content writer

How does a content writer keep things interesting?

In Content production by Rob JohnsonLeave a Comment

Hands up if you have a content writer or content team who do production line content.

No-one would admit to that. But before you get too confident, how often do you look at your own website? I don’t mean looking at the stats in your analytics dashboard. I mean looking at the pages like one of your customers would.

If you’re like most of us, the answer is probably ‘not often’. Because even if you practice all the best advice about keeping content short and to the point etc etc, it all looks the same.

This doesn’t mean your content writer is bad. Just that they’re not making the most of what a writer can do to make content interesting. Take a look at your website again, then pop over to BuzzFeed and take a look at that.

Can you see the difference?

Can your content writer do what BuzzFeed does?

There are few companies that want their website to look like BuzzFeed, even though it’s phenomenally successful, and your website isn’t. But the reason you turn your nose up at it is because you’re looking at the content. All those lists about movie stars and what shampoo they use, or quizzes about which Olsen twin you are. Of course, there’s serious stuff mixed in there too. But by just looking at the content, you’re missing the point.

One thing a good content writer does is present content. She structures it, tweaks it—finds an angle or a surprising way of presenting it.

BuzzFeed is compelling, but it’s not just for what the content is. It’s the way it is presented—constantly varied, interactive, and fun. The site became famous for hilarious lists, but they don’t just do lists. They do everything. Lists, news, quizzes, features, picture essays—the site is a feast of content styles.

Working against your own brain

Back to your site. Your content fits a predetermined structure which is about 500 words long. It has H2 headings every second or third paragraph and a call-to-action at the end.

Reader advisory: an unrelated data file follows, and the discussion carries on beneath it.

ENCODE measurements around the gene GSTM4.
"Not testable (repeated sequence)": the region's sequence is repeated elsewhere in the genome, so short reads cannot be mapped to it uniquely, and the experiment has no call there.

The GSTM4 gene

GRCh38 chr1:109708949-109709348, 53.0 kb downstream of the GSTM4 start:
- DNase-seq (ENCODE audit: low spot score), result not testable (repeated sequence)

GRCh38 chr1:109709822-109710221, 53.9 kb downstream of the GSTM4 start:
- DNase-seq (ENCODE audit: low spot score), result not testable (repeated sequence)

What you’re writing about may be terrific. But for someone reading it, it’s gonna get tiresome.

It’s our fault. We all read the same how-to stories that tell us to write a great headline (yeah, like that’s so easy), then keep it short and simple.

But the human brain is hardwired to look for novelty.

If all the posts on your site look the same, even if you have wonderful, new things to say in every post, your readers will zone out and move elsewhere. It may not be boring, but it looks boring.

a row of content writers

Keeping it fresh

The easiest way to keep your content fresh is by approaching it with story types or templates in mind. Good content writers and editors have used these templates for years as a way to break up the big slab of black or grey text you’re faced with when reading a long narrative piece of writing.

These story templates are the missing piece of the current content marketing puzzle. You can find lots of articles on how to build a content strategy, or how to use tools like Google Trends to find story ideas. But you still have to execute your strategy. Using a story template lets you then channel your hundreds of great content ideas into workable pieces of writing.

The other advantage of using story templates is it keeps you engaged in your own writing because you’re not doing the same thing on autopilot.

Breaking it down

The next time you are planning content, think about the way the story will eventually look on screen. Then ask yourself whether you can present it in a more interesting way.

For example, many of us have, at some time, interviewed an executive with a view to ghost writing a blog post for them. You do that because you think your clients will be interested in something this executive has to say.

But instead of ghost-writing it, why not run the interview in a Q&A format? The structure of a Q&A interview on a page creates lots of space in the narrative where you can slot in photos. If you have more than one photo of the interview subject, it makes sense to run them multiple times in a Q&A. And the alternating questions and answers bring an element of graphic freshness to the page.

Or instead of an FAQ page, why not present it as a quiz? There are plenty of quiz plugins for WordPress sites (Google it, you’ll find a good one).

If both of those ideas were presented beside a more traditional piece of web content, the effect lifts the whole site. The promise of varied content draws readers in. It works for BuzzFeed. I know. I spent an extra hour researching this piece because I got sucked into their site.

Leave a Comment